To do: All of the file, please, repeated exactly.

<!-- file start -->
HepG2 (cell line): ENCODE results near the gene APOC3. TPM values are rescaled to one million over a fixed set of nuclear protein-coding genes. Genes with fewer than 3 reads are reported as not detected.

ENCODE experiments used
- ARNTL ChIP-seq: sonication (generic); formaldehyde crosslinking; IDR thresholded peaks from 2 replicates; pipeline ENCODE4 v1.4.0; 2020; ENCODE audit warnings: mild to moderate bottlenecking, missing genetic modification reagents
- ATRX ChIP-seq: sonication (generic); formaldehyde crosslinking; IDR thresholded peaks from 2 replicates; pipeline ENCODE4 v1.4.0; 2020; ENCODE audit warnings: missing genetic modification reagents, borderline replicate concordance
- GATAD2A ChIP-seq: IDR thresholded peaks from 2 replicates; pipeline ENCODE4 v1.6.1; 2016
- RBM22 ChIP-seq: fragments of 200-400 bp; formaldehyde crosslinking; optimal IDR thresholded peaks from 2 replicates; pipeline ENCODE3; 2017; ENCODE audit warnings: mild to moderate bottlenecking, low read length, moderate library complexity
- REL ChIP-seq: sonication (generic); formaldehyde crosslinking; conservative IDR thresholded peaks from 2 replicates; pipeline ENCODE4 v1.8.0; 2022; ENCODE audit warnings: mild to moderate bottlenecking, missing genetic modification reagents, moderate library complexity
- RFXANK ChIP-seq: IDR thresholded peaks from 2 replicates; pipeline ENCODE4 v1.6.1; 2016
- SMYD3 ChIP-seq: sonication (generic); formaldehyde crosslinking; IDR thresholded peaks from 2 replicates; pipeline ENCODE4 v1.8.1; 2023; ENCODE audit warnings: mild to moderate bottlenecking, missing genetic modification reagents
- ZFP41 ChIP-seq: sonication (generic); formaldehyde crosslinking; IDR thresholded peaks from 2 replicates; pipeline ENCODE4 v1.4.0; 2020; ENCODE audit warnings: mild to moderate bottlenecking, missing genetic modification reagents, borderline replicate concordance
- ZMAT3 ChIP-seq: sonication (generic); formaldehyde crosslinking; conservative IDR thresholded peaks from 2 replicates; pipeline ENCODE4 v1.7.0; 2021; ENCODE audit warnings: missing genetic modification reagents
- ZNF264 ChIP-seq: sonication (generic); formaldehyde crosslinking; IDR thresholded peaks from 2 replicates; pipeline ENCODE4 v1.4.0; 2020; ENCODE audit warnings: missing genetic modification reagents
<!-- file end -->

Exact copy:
HepG2 (cell line): ENCODE results near the gene APOC3. TPM values are rescaled to one million over a fixed set of nuclear protein-coding genes. Genes with fewer than 3 reads are reported as not detected.

ENCODE experiments used
- ARNTL ChIP-seq: sonication (generic); formaldehyde crosslinking; IDR thresholded peaks from 2 replicates; pipeline ENCODE4 v1.4.0; 2020; ENCODE audit warnings: mild to moderate bottlenecking, missing genetic modification reagents
- ATRX ChIP-seq: sonication (generic); formaldehyde crosslinking; IDR thresholded peaks from 2 replicates; pipeline ENCODE4 v1.4.0; 2020; ENCODE audit warnings: missing genetic modification reagents, borderline replicate concordance
- GATAD2A ChIP-seq: IDR thresholded peaks from 2 replicates; pipeline ENCODE4 v1.6.1; 2016
- RBM22 ChIP-seq: fragments of 200-400 bp; formaldehyde crosslinking; optimal IDR thresholded peaks from 2 replicates; pipeline ENCODE3; 2017; ENCODE audit warnings: mild to moderate bottlenecking, low read length, moderate library complexity
- REL ChIP-seq: sonication (generic); formaldehyde crosslinking; conservative IDR thresholded peaks from 2 replicates; pipeline ENCODE4 v1.8.0; 2022; ENCODE audit warnings: mild to moderate bottlenecking, missing genetic modification reagents, moderate library complexity
- RFXANK ChIP-seq: IDR thresholded peaks from 2 replicates; pipeline ENCODE4 v1.6.1; 2016
- SMYD3 ChIP-seq: sonication (generic); formaldehyde crosslinking; IDR thresholded peaks from 2 replicates; pipeline ENCODE4 v1.8.1; 2023; ENCODE audit warnings: mild to moderate bottlenecking, missing genetic modification reagents
- ZFP41 ChIP-seq: sonication (generic); formaldehyde crosslinking; IDR thresholded peaks from 2 replicates; pipeline ENCODE4 v1.4.0; 2020; ENCODE audit warnings: mild to moderate bottlenecking, missing genetic modification reagents, borderline replicate concordance
- ZMAT3 ChIP-seq: sonication (generic); formaldehyde crosslinking; conservative IDR thresholded peaks from 2 replicates; pipeline ENCODE4 v1.7.0; 2021; ENCODE audit warnings: missing genetic modification reagents
- ZNF264 ChIP-seq: sonication (generic); formaldehyde crosslinking; IDR thresholded peaks from 2 replicates; pipeline ENCODE4 v1.4.0; 2020; ENCODE audit warnings: missing genetic modification reagents